In the summer of 2013, a 50-year-old chemistry professor in the Chinese province of Xi’an apparently decided to emulate “Breaking Bad.” Teaming up with a Mr. Chen, Professor Lu (full names haven’t been released) straddled between his classroom duties and a growing methamphetamine business — at least until last week, when law enforcement swept down on the pair and their employees, seizing 128 kilograms of finished product, more than 2,000 liters of semi-finished product, and 5 million yuan in cash (approximately $806,000). As of a week ago, their sales network, which stretched across China, is no longer in operation.
Lu’s was a short, spectacular run at one of China’s fastest growing business opportunities: the manufacture of methamphetamines and other synthetic drugs.
According to data released last week by China’s National Narcotics Control Commission, China was home in 2014 to 14 million drug addicts (a number that the agency acknowledges is a serious undercount). Of these, 2.955 million are registered with government agencies (for the purpose of treatment and monitoring by public agencies, including law enforcement), and more than half — 1.459 million — were recorded as users of methamphetamine. According to the government, the ranks of synthetic drug users are growing 36 percent every year.
Of course, China isn’t the only country that has struggled to deal with a drug epidemic. But there are several reasons meth will likely prove to be an especially stubborn scourge for the Chinese government.
The first problem is easy supply. China is one of the world’s largest manufacturers of the chemical precursors necessary to make licit and illicit drugs. China tries to strictly control the distribution of these chemicals, but ambitious meth entrepreneurs can often find crooked chemical and pharmaceutical factories that are willing to evade regulations. Directly sourcing large volumes of ingredients allows meth producers to produce large batches and benefit from economies of scale.
In that way, it’s no accident that Guangdong Province, home to the bulk of China’s chemical industry, is also home to some of its biggest methamphetamine busts. In January 2014, for example, 3,000 paramilitary and police descended on a village of 14,000 devoted to meth production, where they shut down 77 meth labs, and seized more than 100 tons of meth-making ingredients.
China is also dealing with a complicated demand problem. Consider Guangdong, which has some of China’s highest rates of methamphetamine use. (That’s according to an innovative 2014 study that measured illicit drug levels in the sewage of major Chinese cities and found meth “in every single sample analyzed.” The provincial government’s data confirms the high rate.)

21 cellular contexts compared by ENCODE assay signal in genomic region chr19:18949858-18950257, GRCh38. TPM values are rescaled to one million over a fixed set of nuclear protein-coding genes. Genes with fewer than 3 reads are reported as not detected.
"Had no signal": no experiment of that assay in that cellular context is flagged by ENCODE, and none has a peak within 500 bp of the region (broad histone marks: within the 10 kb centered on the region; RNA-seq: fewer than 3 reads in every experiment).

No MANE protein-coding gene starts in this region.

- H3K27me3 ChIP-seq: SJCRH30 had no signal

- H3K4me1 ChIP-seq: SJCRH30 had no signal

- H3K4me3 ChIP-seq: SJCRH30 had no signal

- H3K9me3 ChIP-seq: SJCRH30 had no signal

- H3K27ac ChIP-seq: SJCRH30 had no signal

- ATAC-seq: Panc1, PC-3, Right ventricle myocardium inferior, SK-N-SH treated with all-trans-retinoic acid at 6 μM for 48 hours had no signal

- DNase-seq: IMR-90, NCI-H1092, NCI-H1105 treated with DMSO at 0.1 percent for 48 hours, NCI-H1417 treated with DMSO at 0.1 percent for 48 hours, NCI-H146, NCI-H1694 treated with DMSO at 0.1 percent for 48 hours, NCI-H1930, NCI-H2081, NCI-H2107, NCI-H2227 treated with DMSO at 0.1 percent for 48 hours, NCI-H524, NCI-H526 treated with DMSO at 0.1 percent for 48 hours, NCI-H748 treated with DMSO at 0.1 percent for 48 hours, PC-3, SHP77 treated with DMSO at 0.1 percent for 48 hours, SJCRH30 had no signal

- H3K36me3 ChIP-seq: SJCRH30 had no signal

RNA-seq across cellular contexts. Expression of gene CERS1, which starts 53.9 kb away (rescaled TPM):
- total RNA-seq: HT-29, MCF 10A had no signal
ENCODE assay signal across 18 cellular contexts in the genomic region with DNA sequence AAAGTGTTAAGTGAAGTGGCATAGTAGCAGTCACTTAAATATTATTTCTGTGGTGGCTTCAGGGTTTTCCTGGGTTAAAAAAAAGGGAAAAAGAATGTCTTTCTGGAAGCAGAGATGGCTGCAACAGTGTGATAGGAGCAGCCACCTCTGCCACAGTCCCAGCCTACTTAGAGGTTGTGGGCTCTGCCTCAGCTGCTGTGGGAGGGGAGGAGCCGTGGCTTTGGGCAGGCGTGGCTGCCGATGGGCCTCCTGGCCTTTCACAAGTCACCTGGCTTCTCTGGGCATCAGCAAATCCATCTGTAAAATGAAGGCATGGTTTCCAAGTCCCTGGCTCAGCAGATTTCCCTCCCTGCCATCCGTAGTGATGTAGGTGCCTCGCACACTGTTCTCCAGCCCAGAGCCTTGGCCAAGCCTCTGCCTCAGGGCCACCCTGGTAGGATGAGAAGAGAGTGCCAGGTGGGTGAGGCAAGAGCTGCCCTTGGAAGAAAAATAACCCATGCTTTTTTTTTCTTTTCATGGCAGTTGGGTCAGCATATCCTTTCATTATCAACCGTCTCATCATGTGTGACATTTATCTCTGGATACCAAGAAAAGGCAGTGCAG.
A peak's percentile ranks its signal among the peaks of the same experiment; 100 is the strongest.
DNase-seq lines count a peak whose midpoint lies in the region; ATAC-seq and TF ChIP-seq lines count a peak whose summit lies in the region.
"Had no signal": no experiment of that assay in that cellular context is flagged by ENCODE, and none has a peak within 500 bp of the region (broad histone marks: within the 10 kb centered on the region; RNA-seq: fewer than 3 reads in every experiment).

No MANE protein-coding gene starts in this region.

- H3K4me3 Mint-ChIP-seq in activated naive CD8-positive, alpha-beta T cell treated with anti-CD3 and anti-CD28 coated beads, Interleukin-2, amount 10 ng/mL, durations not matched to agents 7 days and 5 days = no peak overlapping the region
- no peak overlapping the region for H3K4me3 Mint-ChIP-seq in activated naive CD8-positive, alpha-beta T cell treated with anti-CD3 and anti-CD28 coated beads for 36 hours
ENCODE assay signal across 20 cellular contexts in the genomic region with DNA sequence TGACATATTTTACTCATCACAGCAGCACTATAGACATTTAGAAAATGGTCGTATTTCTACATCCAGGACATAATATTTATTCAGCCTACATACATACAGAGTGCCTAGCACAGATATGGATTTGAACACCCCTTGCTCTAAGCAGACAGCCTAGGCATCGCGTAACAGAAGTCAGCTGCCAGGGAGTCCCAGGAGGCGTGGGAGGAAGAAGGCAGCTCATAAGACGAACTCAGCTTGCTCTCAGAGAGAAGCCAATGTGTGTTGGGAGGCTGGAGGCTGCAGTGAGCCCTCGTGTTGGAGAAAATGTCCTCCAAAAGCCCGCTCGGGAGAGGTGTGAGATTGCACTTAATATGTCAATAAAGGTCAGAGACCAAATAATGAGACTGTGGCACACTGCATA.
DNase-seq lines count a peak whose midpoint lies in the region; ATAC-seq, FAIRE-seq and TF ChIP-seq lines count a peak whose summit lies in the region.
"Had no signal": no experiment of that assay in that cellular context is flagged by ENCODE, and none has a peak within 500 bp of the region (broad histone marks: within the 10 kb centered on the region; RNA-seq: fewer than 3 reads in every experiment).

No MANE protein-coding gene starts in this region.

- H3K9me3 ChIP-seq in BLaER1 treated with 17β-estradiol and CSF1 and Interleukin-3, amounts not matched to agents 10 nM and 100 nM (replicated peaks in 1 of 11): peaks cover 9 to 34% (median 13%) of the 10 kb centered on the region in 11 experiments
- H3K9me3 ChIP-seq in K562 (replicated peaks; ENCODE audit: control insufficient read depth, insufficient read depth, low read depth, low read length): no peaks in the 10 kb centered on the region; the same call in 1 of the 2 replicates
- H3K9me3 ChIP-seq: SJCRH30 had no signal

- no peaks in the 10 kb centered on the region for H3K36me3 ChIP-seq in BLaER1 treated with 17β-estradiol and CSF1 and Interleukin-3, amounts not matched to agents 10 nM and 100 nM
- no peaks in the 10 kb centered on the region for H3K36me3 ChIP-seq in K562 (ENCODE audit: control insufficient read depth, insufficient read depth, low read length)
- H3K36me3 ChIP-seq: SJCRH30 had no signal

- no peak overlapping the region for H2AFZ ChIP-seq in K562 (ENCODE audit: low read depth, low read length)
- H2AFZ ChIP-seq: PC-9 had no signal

What differentiates Guangdong from other parts of China? Li Xiaodong, a member of the board of the China Association of Drug Abuse Prevention and Treatment, has suggested the province’s high rates of drug use are linked to its high rates of migrant labor. (The area attracts tens of millions of laborersevery year from other parts of China.) Li recently told the South China Morning Post that more than 60 percent of Guangdong’s drug users were originally from other provinces, and it’s not hard to imagine why that group might find its way to drugs. Migrants often lead lonely lives — many leave their families behind when they set off to find work — and they’re said to suffer from high rates of depression.
Studies suggest that migrant labor also takes a toll on the family members who are left behind. Studies have shown that China’s biggest base of drug users is the country’s poor rural youth. According to a 2011 report in the Global Times newspaper, 87 percent of rural Chinese drug users were under the age of 35, including many whose migrant laborer parents were no longer at home. (Meanwhile, a handful of studies and plenty of anecdotes suggest that drug use — especially cheap drugs like meth — are on the rise among working class Chinese more generally. In 2012, for example, a fatal truck crash caused by a meth-using driver inspired the national authorities to drug test truck drivers nationally and suspend more than 1,400.)
The government has made efforts to push back against these trends. Under President Xi Jinping, the Chinese government has undertaken a very public campaign against recreational drug use. In 2014, the Narcotics Control Commission claims that law enforcement “cracked” 146,000 drug-related cases, convicted 109,000 drug-related suspects, and seized 69 tons of “illegal substances.” And the government has also undertaken prosecuted celebrities, including the son of film star Jackie Chan, on drug charges.
But laudable as these efforts are, they don’t address the root of China’s methamphetamine problem. The country’s growing demand and near endless supply for meth production means that, for the foreseeable future, there will likely be many more people vying to become the country’s next Walter White.